I like Strava. Like all social media, our relationship with it always has the potential to turn sour. Constantly comparing yourself to someone’s online presence is inherently unhealthy because you don’t have the full picture. Right now, I just find it quite fun. It also does a decent job of tracking my training, but like I said, it isn’t a full picture.
Easy/moderate/hard isn’t exactly a detailed description of how a run goes and although it offers up the option to add descriptions to run, is it necessary for me to publicly state those details every day?
Beyond that, I don’t add my cross training to Strava. None of my bike, rower, or weight workouts. No stretching, no body weight, no foam rolling. There are options for some of those, but I like to keep a few cards closer to my chest.
In any case, it is good to keep track of what you’re doing. On top of Strava I have this, but on top of this I now have a physical journal, just a little notebook. It is a subjective, personal log of what I am doing. It is all part of my new respect for the long term nature of training. My coach mentioned it, and when I found myself thinking about what I was doing 18 months ago, I realised that it was a great idea. What was different about my running 18 months ago can’t really be communicated by looking up my data, as it tells me very little about I how I felt, what I was enjoying, what I was eating before and after, what I was doing to recover – all the little details that I would never consider burdening Strava with. If I had a physical log, I would know, I could compare, and I could learn.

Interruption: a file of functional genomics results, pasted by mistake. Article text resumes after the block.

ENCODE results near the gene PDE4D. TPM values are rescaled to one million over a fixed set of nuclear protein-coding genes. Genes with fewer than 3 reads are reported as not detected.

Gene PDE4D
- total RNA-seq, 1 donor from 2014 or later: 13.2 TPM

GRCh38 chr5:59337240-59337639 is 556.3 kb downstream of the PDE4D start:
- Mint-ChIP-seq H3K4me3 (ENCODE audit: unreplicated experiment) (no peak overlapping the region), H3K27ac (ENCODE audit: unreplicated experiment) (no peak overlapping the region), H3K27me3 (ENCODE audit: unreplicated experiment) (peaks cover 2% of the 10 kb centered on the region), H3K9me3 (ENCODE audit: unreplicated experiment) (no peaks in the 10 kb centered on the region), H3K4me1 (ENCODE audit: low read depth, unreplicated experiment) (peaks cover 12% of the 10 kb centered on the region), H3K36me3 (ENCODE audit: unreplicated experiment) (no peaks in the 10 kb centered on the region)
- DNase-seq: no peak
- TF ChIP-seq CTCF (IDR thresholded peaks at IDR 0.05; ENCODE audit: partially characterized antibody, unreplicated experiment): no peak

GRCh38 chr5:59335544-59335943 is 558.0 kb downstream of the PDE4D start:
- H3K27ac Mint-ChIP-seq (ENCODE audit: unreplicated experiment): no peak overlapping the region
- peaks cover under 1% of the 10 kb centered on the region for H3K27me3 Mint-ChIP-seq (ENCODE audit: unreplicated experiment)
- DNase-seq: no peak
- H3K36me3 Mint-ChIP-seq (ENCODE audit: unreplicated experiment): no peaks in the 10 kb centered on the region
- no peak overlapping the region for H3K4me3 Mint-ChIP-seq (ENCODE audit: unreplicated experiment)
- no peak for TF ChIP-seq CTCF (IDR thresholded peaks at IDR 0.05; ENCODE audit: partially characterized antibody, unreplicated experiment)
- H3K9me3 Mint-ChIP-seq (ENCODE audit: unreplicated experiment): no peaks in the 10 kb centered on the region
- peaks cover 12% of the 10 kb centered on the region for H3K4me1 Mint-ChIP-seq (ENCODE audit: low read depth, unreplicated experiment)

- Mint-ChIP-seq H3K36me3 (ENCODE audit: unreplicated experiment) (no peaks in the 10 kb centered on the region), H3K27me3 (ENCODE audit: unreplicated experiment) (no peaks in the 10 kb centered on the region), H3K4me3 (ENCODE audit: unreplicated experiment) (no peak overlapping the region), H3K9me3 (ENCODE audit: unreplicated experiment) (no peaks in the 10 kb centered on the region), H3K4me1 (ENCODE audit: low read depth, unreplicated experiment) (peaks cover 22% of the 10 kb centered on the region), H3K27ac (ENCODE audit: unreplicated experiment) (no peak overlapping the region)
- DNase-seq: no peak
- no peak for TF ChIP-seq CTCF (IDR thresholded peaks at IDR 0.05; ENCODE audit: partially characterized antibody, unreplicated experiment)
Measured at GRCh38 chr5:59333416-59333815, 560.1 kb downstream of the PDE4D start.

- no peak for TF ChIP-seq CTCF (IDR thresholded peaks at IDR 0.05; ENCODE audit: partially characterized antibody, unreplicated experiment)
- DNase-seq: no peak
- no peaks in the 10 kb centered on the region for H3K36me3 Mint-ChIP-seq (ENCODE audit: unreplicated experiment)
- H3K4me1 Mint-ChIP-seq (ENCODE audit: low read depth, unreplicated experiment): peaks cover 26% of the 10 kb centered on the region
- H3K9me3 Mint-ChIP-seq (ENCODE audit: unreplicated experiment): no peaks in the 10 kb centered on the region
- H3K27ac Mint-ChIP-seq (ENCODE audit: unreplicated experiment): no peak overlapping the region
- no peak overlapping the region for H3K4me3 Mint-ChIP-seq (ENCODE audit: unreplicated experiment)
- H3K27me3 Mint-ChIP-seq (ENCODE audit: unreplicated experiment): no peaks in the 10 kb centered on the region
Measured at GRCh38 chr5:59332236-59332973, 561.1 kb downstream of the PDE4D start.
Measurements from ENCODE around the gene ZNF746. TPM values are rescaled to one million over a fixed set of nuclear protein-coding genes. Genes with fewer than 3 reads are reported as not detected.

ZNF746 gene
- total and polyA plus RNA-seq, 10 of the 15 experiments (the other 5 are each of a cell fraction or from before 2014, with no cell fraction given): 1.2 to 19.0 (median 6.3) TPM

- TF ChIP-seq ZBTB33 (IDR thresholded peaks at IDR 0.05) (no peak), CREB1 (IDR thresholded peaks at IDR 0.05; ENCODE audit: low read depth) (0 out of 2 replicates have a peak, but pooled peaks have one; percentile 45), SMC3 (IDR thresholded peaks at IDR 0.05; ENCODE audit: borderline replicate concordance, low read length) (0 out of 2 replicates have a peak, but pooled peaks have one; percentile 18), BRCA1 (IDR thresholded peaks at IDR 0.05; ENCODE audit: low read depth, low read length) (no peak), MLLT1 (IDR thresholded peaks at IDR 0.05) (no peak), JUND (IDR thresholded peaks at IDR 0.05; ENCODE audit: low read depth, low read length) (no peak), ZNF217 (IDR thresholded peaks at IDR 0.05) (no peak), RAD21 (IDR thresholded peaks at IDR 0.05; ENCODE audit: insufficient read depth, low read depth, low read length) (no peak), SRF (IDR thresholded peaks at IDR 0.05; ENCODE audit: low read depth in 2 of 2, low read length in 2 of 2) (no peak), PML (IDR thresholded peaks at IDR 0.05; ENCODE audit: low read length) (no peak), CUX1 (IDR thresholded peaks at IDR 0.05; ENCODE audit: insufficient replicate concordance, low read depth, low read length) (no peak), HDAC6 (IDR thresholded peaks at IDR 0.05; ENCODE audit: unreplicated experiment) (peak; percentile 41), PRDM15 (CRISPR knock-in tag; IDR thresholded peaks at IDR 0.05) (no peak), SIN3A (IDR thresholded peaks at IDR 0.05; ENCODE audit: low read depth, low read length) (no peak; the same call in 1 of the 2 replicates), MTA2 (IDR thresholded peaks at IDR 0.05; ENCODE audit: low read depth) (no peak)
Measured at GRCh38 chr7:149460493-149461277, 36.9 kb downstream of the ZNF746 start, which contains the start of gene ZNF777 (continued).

Now, 18 months from now (if I keep it up) I will.